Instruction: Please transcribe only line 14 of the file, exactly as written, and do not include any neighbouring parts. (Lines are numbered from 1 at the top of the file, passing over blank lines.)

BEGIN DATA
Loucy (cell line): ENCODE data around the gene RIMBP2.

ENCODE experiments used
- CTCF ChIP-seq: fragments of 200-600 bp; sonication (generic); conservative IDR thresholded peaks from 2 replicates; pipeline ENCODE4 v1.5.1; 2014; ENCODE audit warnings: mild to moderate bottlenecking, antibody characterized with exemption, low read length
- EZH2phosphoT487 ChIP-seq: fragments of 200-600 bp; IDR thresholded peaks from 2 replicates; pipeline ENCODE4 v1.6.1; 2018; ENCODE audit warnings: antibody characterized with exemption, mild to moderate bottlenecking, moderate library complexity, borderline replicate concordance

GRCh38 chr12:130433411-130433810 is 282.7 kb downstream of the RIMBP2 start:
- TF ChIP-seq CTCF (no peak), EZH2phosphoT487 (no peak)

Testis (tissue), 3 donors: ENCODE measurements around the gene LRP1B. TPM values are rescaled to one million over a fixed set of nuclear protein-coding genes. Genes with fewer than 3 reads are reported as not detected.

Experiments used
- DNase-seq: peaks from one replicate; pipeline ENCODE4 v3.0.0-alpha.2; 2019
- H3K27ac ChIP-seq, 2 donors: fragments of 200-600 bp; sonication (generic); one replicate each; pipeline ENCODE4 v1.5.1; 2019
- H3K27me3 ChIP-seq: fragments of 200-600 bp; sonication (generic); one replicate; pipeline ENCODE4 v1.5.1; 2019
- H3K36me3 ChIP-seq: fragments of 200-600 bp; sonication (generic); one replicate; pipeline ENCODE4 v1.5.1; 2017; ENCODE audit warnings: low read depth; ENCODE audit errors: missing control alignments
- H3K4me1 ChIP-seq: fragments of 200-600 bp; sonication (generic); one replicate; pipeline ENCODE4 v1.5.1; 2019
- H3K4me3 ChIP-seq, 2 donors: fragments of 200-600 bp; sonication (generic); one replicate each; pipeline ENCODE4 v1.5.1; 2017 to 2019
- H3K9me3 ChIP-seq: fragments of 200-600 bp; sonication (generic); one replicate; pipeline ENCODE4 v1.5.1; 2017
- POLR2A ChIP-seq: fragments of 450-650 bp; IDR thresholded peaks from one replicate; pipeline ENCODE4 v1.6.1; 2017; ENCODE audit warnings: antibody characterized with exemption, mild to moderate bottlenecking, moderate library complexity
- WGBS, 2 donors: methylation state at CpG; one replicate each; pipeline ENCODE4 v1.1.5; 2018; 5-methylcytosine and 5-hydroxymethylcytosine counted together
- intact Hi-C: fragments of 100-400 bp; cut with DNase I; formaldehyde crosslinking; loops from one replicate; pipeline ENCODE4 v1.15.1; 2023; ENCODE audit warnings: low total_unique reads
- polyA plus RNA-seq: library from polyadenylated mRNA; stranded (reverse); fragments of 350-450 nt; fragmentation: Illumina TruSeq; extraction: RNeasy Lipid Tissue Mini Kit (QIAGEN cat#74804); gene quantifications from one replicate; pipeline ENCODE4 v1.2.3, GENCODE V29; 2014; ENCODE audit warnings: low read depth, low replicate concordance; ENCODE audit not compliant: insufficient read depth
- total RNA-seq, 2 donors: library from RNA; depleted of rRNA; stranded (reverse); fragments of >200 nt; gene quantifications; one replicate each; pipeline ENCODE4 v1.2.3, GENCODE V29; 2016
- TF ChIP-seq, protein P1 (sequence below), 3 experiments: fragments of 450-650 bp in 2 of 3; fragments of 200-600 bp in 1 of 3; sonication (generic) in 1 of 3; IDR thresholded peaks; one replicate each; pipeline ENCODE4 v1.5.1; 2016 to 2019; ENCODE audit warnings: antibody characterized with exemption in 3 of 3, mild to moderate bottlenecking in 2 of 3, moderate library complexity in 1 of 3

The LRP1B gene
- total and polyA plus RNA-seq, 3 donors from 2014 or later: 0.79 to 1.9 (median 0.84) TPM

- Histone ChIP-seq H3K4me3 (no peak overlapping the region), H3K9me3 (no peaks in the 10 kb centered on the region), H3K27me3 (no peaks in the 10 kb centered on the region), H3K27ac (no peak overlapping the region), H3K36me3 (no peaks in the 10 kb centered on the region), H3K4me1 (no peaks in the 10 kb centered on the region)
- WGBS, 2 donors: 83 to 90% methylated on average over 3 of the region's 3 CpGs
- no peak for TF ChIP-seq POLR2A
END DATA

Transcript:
- H3K4me3 ChIP-seq, 2 donors: fragments of 200-600 bp; sonication (generic); one replicate each; pipeline ENCODE4 v1.5.1; 2017 to 2019